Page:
An unprecedented sports void did little to quell hot NBA takes. With months to consider perspective on the discourse, analysts instead feel compelled again to fill every breath in an otherwise constant stream of playoff games with the sports talk equivalent of halitosis. Surely, I am guilty of it, too, because sports are fun, hot takes can be even more entertaining, and we need silly debates when most others are so serious.
Following Milwaukee’s 116-114 loss to the Miami Heat on Wednesday, which put the NBA’s best regular-season team in an 0-2 Eastern Conference semifinals hole, Jefferson — the 2016 champion turned analyst — suggested Antetokounmpo is more consigliere than Godfather, more Pippen than Michael Jordan.
Giannis might be a Pippen.... there I said it! He needs his Jordan. pic.twitter.com/L89DG9JjHD
— Richard Jefferson (@Rjeff24) September 3, 2020
Pippen, the six-time champion and backup vocalist to Jordan’s lead singing, took umbrage with Jefferson’s portrayal, lauding Antetokounmpo and throwing shade at his fellow contributor on ESPN’s “The Jump.”
I’m not Giannis—I don’t have back-to-back league MVPs (he will in a matter of days)—and he’s not me. The question is... who were you as a player? 😂 https://t.co/Ce6tGU98s3
— Scottie Pippen (@ScottiePippen) September 3, 2020
We should join Pippen in noting that Antetokounmpo is a soon-to-be two-time Most Valuable Player, as well as the Defensive Player of the Year, at 25 years old — three years younger than when Jordan met that same criteria and won his first title. To his credit, Jefferson took Pippen’s jab in stride, even poking fun at himself.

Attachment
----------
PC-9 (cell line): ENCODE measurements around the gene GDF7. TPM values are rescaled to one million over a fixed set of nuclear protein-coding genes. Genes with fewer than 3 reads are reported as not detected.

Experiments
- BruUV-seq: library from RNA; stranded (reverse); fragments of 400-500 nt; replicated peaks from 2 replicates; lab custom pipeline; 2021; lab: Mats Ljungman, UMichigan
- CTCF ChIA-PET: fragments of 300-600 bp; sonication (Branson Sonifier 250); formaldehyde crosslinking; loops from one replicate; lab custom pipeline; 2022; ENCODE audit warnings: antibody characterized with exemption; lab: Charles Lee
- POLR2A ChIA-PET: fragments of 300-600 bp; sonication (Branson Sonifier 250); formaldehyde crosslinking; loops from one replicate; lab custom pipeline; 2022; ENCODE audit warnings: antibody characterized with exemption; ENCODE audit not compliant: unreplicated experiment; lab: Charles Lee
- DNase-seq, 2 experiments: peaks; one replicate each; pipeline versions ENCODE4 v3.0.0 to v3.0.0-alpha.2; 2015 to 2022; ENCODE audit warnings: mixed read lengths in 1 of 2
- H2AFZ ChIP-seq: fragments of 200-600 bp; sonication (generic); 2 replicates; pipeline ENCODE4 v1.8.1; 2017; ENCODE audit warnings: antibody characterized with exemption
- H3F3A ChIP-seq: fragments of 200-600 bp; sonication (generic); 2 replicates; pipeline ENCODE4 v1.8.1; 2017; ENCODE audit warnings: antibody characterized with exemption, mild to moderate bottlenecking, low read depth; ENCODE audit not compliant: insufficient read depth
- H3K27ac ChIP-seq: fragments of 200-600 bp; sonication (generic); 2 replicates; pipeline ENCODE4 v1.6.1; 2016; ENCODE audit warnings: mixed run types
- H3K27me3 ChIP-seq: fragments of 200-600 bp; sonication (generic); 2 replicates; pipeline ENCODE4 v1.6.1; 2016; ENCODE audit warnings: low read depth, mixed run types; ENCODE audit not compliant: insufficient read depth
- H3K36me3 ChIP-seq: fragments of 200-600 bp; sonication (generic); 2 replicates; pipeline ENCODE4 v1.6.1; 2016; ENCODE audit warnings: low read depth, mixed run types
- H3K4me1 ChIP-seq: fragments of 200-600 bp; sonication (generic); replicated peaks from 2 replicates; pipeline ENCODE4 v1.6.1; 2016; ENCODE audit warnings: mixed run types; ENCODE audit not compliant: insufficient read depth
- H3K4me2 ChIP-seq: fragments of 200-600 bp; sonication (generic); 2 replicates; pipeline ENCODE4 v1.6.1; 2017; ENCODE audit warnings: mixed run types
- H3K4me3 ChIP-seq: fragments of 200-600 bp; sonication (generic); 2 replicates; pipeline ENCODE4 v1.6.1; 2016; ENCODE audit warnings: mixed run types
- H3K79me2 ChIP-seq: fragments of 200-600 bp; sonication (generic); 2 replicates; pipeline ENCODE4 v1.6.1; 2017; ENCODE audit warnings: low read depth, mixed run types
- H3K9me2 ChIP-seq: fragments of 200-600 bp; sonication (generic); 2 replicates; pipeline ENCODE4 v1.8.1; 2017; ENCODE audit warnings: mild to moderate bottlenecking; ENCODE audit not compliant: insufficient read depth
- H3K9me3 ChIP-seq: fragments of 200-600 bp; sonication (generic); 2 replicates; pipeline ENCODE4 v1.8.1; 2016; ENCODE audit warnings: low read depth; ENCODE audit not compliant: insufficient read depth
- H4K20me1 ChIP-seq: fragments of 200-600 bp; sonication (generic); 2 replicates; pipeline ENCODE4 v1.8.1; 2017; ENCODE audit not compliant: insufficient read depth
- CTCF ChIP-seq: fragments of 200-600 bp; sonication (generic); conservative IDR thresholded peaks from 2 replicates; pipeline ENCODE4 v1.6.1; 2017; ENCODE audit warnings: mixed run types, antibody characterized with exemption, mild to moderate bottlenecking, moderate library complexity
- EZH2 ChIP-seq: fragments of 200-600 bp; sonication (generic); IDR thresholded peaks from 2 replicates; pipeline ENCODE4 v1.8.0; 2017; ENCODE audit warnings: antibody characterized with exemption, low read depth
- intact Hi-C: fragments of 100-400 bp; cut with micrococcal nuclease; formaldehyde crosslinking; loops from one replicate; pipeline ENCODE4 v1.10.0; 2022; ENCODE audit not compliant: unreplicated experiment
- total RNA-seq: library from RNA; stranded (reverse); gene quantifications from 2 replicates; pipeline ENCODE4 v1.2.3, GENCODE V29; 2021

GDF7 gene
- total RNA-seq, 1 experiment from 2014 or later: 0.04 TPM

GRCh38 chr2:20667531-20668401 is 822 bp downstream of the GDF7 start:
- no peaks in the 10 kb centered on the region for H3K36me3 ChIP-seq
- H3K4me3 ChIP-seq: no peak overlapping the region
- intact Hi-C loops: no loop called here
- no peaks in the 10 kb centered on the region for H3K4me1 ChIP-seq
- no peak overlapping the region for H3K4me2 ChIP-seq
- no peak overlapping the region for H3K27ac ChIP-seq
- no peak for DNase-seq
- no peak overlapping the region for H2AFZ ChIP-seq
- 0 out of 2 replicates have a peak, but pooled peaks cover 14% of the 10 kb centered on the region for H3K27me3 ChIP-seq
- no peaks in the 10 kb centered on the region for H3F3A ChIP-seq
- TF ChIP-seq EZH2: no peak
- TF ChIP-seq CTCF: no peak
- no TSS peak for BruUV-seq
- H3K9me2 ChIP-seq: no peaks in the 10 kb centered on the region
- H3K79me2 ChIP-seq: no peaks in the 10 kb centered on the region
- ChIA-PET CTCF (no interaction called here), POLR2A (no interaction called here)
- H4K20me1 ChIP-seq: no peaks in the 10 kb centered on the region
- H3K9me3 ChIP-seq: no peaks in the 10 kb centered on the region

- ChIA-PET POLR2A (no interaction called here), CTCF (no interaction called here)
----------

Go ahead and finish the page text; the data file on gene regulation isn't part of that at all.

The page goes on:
Hey, something Jefferson and Jordan have in common — making Scott Burrell the butt of their jokes!
To be fair, Jefferson scored nearly 15,000 points in his 17-year career, almost six times Burrell’s production over eight seasons. But they both did average five points per game in their lone championship campaigns.
The takes can always get hotter, though, which I guess is why former Chicago Bulls guard Jay Williams, now an ESPN analyst himself, weighed in with what on its face appears to be a dragon-breathing take.
— Jay Williams (@RealJayWilliams) September 3, 2020
Just when you thought the discourse had evolved from constantly slandering LeBron James by comparing him to Jordan to doing the same with Antetokounmpo, Williams is here to remind you we can still slander both. Now, just imagine what the takes would have been if James Harden had lost Game 7 on Wednesday.
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